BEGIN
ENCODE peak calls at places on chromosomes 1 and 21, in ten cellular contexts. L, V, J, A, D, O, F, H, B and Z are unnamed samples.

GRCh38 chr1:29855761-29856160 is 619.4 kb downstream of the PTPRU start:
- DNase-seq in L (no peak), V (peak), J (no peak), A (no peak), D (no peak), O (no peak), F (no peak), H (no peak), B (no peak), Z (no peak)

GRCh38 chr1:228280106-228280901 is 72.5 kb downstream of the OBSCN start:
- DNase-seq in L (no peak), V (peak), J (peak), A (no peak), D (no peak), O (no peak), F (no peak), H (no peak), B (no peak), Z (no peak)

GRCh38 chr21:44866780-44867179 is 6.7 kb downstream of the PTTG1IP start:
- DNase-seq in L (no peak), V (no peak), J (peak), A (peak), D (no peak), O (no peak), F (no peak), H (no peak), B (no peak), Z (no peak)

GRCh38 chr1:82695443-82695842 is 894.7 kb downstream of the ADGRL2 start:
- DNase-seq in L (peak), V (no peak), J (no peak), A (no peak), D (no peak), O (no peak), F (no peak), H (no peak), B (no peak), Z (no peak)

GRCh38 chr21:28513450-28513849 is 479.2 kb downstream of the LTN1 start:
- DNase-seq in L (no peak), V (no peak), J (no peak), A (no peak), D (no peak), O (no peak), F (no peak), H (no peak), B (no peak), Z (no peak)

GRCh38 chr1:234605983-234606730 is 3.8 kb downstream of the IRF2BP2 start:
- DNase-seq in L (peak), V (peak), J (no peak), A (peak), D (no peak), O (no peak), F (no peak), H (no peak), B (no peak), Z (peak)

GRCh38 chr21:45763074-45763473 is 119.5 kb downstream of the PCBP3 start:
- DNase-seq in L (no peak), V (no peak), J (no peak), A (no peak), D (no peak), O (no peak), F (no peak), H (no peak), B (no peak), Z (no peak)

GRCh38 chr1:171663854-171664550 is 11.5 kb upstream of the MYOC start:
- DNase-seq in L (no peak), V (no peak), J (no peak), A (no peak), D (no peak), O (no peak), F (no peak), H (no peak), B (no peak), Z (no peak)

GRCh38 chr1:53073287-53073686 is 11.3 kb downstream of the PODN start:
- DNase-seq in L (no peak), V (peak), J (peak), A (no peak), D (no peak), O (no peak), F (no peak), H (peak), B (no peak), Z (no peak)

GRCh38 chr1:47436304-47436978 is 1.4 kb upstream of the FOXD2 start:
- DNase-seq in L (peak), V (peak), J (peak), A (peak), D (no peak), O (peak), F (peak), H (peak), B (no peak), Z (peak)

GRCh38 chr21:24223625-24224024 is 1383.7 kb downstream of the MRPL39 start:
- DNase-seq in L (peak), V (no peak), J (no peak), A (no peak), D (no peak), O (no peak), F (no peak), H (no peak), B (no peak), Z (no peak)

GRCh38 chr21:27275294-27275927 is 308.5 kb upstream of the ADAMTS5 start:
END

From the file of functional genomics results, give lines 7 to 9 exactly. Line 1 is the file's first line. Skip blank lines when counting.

- DNase-seq in L (no peak), V (no peak), J (peak), A (peak), D (no peak), O (no peak), F (no peak), H (no peak), B (no peak), Z (no peak)

GRCh38 chr1:82695443-82695842 is 894.7 kb downstream of the ADGRL2 start:
- DNase-seq in L (peak), V (no peak), J (no peak), A (no peak), D (no peak), O (no peak), F (no peak), H (no peak), B (no peak), Z (no peak)